Additionally, Dr. Twenge and colleagues have indicated in their research that this generation of teens and young adults are less civic-minded, care less about social and political issues, are less interested in working towards solutions to environmental concerns, and have less empathy or interest in social justice.

Dr. Twenge’s theory is backed up by parallel psychological research, which has suggested that feeling one’s fate is shaped by external forces rather than one’s own efforts—what is known as ‘locus of control’—is more likely to cause depression and anxiety than feeling an internal drive and control over one’s future.

“Externality,” a measure of one’s perception of the influence of external forces over one’s life versus the influence of internal motivation and action, can be used to determine to what extent someone takes responsibility for their own actions and how accurately one identifies how their own behavior leads to certain outcomes.

High externality also indicates little conviction in one’s ability to behave in a specific way, something known as self-efficacy.

This could mean that those who focus on more materialistic and superficial lavishing of attention are in part doing so because they lack the self-esteem and efficacy to think that they can achieve something more significant and tangible.

This is in line with Dr. Twenge’s hypotheses. She argues that narcissism and the rising but inaccurate levels of self-evaluation can ultimately lead to deeper disappointment in one’s self and depression from alienation caused by increased self-involvement.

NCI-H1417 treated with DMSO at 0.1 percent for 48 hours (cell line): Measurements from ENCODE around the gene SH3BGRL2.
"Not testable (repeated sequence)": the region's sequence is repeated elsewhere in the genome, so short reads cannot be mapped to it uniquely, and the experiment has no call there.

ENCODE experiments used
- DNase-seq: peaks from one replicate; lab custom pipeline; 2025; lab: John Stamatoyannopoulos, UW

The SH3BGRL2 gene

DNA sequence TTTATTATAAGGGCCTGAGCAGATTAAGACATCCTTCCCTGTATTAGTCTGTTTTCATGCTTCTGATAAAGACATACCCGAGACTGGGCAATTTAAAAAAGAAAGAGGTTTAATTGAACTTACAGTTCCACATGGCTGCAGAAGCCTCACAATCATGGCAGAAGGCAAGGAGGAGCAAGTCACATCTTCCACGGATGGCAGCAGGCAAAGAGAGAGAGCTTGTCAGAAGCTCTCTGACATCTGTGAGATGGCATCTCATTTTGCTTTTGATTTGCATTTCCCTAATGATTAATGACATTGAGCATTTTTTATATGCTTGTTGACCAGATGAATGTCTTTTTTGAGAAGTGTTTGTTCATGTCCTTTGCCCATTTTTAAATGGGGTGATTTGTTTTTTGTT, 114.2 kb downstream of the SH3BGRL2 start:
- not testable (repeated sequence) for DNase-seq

There has been a marked increase since 1960 in the number of people who feel this way—that external elements control their lives and future, according to a 2004 epidemiological study that Dr. Twenge and her colleagues conducted.

These feelings are associated not only with depression but also ineffective stress management, feelings of helplessness, and decreased self-control. They are also associated with higher levels of cynicism and self-serving bias.

Two studies of Dr. Twenge’s are illustrative of the fact that this rise in teen depression is indeed both significant and new.

One is a recent meta-analysis she and other researchers conducted, which explored self-reported feelings of depression and sadness in college and high school students from the 1930s to the present.

Even though self-reporting is often questioned, studies have shown that self-reported feelings of depression and compromised mental health tend to be accurate in children and adolescents—perhaps even more so than in adults— and even complement diagnostic criterion for mental illness.

Five times as many teens and young adults now score above cutoffs meeting psychopathology criteria as they did in the earlier through mid 20th century, according to Dr. Twenge’s analysis.

Population level results indicate the underlying shift has societal causes and is not merely the result of genetic predisposition to mental illness or an individual’s circumstances.

The second study took a closer look at teen depression in the past twenty years. Dr. Twenge noted that while major depressive disorder and suicide appear to have slightly receded since the early 1990s—likely a result of an increase in anti-depressant medications—current prevalence remains higher today than before the 1990s and psychosomatic complaints have continued to increase, such as feelings of being overwhelmed and anxious.

Other research has found a relationship between external motivators and neurological patterns.

One study revealed that teens suffering from depression had diminished responses to rewarding stimuli, such as genuine assurance of a job well done, a friendly affirmation from a friend, or small monetary compensations for the actual completion of tasks. Follow-up research showed that 20 year-olds who experienced depression as teens still have muted reward responses, indicating that help needs to be offered as early as possible.